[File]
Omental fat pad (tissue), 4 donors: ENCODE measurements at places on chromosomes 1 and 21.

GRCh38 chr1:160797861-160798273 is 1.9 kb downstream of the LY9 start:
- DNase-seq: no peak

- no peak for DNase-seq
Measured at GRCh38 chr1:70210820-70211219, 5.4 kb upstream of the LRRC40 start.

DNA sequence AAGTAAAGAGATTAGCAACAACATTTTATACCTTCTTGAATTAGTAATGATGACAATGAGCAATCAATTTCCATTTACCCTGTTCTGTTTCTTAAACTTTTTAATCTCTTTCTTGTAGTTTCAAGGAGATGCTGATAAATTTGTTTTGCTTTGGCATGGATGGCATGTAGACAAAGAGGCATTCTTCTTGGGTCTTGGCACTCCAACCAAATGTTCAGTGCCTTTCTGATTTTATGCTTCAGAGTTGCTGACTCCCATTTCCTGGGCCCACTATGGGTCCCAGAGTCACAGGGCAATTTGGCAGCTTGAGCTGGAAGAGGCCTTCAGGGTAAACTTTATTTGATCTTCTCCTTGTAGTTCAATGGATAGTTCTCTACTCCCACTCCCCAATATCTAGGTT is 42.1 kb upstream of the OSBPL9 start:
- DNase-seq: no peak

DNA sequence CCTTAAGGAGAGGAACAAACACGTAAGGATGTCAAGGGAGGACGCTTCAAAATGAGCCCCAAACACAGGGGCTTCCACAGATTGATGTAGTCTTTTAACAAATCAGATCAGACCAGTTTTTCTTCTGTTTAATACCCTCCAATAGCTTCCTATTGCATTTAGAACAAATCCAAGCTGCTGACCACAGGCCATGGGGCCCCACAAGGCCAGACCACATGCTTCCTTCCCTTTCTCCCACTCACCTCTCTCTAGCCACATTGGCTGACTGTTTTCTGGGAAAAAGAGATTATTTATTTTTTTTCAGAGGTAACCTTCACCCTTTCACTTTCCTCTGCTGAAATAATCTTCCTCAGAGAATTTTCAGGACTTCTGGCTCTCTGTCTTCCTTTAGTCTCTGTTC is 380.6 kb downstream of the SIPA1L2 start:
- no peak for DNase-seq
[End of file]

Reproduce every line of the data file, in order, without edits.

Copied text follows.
Omental fat pad (tissue), 4 donors: ENCODE measurements at places on chromosomes 1 and 21.

GRCh38 chr1:160797861-160798273 is 1.9 kb downstream of the LY9 start:
- DNase-seq: no peak

- no peak for DNase-seq
Measured at GRCh38 chr1:70210820-70211219, 5.4 kb upstream of the LRRC40 start.

DNA sequence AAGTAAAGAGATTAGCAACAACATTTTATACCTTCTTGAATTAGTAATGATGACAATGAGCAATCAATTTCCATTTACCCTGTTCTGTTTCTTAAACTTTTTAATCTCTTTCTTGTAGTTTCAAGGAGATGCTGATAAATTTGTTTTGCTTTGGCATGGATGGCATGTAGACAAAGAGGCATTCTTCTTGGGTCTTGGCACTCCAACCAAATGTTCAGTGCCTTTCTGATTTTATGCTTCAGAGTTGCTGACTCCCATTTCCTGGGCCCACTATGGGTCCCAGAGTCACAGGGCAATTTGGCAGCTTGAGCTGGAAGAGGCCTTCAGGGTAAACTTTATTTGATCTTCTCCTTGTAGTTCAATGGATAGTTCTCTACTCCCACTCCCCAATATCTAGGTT is 42.1 kb upstream of the OSBPL9 start:
- DNase-seq: no peak

DNA sequence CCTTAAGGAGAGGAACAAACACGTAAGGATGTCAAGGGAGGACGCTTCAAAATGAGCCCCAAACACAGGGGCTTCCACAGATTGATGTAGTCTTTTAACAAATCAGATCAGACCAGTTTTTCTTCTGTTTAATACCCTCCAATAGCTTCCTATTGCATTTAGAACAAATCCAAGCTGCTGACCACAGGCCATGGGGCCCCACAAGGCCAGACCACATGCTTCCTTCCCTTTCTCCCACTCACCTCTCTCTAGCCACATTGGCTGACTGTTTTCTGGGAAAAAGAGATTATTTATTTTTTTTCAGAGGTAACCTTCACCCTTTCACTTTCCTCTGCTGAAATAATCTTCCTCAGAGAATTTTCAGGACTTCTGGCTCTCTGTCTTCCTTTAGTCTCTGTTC is 380.6 kb downstream of the SIPA1L2 start:
- no peak for DNase-seq